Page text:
It’s early days in Gonzalo Pineda’s Atlanta United tenure – very early days. One-game-coached kind of early. But he’s putting his spin on the squad he inherited as best he can.
Pineda took charge of his first game as Atlanta boss on August 28, a 2-0 loss to Nashville SC, after running his first training sessions that week. Since the former Seattle Sounders assistant took over, he’s worked to maintain the positivity and forward steps made under interim coach Rob Valentino after the club parted ways with Gabriel Heinze amid a winless run, one that was imbued with indecisive soccer.
“He’s come in and instantly has tried to create a positive vibe within the group,” goalkeeper Brad Guzan told MLSsoccer.com on Thursday, his 37th birthday. “In terms of how we go about our daily activities, training, preparation for games. Just not trying to overcomplicate responsibilities for players. With our group, he’s been able to make progress in those areas which translates onto the field.”
Simplicity is a welcomed theme.
“It can be extremely beneficial, especially if you have a young group,” Guzan said. “It was no secret how things were before in terms of what’s being asked of the group. To simplify things and make it clear what’s being asked of individuals, it makes things a lot easier to understand and ultimately accomplish.”
Pineda gets his second game on Friday when Atlanta host rivals Orlando City SC (7 pm ET | FS1, FOX Deportes), a big opportunity for Atlanta to regain momentum ahead of the sprint to Decision Day in a tight Eastern Conference playoff race. Atlanta hold onto ninth place in the East and are three points below the playoff line. Fifth place and 10th after separated by only six points.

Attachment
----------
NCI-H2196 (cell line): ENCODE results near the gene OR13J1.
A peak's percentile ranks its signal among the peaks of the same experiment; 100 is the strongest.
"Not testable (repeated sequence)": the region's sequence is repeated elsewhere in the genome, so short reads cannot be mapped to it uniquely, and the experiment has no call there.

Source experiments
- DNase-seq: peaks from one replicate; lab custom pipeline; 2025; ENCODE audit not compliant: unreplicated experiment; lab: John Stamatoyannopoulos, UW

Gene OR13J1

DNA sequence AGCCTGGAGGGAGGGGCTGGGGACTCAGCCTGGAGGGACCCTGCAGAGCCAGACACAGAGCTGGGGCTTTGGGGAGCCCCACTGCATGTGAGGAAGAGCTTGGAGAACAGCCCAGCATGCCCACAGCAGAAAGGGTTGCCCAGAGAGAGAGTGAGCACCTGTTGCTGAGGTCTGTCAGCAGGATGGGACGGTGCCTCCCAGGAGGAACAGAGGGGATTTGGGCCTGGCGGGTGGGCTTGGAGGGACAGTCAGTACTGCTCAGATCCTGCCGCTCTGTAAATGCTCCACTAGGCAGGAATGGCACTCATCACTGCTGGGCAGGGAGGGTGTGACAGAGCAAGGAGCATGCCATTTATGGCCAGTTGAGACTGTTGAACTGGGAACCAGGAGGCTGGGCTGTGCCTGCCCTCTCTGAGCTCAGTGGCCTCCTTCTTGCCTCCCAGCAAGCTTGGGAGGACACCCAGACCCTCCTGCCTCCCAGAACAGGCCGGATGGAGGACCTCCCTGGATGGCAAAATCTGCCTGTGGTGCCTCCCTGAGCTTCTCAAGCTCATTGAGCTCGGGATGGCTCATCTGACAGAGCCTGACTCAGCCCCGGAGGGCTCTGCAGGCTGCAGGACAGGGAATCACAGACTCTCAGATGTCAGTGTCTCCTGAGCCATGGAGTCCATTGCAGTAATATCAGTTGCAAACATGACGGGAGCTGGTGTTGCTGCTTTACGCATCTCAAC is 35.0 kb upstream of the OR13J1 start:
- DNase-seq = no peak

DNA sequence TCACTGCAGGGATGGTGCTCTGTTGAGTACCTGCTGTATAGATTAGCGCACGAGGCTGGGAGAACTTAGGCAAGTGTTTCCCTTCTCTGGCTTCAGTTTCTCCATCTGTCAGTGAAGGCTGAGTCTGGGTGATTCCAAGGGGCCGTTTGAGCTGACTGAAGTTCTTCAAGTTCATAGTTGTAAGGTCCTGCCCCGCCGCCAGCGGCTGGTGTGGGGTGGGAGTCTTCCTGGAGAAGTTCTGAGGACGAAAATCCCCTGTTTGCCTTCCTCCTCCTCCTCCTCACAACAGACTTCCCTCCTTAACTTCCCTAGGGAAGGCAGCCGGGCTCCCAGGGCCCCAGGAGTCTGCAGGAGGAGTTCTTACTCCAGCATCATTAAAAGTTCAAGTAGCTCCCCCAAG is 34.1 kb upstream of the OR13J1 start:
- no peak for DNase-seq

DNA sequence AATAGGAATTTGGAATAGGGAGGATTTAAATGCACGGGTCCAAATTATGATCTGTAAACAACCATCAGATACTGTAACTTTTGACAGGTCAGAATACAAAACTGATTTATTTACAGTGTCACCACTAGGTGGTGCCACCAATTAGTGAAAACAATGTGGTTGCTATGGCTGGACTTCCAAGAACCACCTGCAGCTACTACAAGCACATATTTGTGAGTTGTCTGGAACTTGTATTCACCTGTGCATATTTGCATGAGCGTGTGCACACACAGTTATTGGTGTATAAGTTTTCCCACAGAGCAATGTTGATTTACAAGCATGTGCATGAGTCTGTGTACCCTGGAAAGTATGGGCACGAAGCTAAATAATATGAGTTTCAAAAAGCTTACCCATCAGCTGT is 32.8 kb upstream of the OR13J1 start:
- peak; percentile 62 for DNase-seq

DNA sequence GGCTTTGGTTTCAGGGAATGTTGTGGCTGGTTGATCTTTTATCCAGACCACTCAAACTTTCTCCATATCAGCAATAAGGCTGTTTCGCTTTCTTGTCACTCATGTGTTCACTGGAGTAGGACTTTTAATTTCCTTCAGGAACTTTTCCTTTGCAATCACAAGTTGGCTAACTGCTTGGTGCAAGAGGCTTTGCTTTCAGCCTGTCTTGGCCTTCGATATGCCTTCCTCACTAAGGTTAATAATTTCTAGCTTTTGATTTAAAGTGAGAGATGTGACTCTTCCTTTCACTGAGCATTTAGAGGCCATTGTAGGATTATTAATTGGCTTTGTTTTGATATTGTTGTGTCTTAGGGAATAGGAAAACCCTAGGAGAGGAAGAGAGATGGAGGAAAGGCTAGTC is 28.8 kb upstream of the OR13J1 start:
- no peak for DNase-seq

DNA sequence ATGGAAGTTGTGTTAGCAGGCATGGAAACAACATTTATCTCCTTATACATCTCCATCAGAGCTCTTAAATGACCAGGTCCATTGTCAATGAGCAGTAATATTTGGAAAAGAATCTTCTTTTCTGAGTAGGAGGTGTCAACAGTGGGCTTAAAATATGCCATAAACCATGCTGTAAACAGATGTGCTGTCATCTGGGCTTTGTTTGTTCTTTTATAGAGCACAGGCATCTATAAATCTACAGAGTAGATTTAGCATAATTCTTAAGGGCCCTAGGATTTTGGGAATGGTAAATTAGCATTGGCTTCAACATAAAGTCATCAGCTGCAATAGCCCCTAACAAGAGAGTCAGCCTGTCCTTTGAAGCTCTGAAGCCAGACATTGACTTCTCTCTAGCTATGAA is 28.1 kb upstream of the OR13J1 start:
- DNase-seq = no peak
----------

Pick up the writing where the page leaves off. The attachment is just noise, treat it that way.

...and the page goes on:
Atlanta have one of the most opulent attacks in the league, particularly after adding Brazilian winger Luiz Araujo on deadline day from French club Lille. He joins Josef Martinez, Ezequiel Barco and Marcelino Moreno, but the team had struggled to score goals, particularly earlier in the season.
One of Pineda’s biggest tasks is finding the right combinations and getting the most out of that quartet, if not the biggest.
“When you look at our team, you look at the attack-minded players we have,” Guzan said. “When you have the players we have, you instantly think we’re an attacking team and we should be scoring a lot more goals than we are. … It’s nice to keep the ball and keep possession but it’s ultimately about scoring goals and winning games.”
A win at home against Orlando wouldn’t be a bad spot for those principles to come to fruition.
Guzan has been in and around the US men's national team for essentially the last 15 years after making his debut in 2006, all the way through being on this summer's Gold Cup team that beat Mexico in the final.
On Wednesday, he was just a fan watching, sweating out a potentially disastrous end to the window with the USMNT down 1-0 at halftime to Honduras after a pair of uninspiring draws in their first two matches. The Americans rescued the result with an emphatic, backs-against-the-wall second-half performance, scoring four goals en route to a huge victory.
The sluggish on-field showings were exacerbated by off-field turmoil, with Weston McKennie being sent home after breaking protocol, as well as injuries to Sergino Dest and Gio Reyna.
“When you look at these three games, you instantly think it looked like a group that didn’t have a lot of qualifying experience,” Guzan said. “Last night was a massive result. Watching that game, you have a sense of pride and jubilation. There was a lot of criticism and talk from the outside. Knowing most if not all of the guys and the coaching staff, to see the result, it’s massive. You look at the table now, you can go into the October window now with confidence, with more experience.”
FC Dallas wonderkid Ricardo Pepi scored the go-ahead finish, to which Guzan couldn’t contain his excitement as Wednesday night turned to Thursday morning on the East Coast.
“For those guys to stand up in that moment with all the talk on the outside… I’m super happy for them,” Guzan said.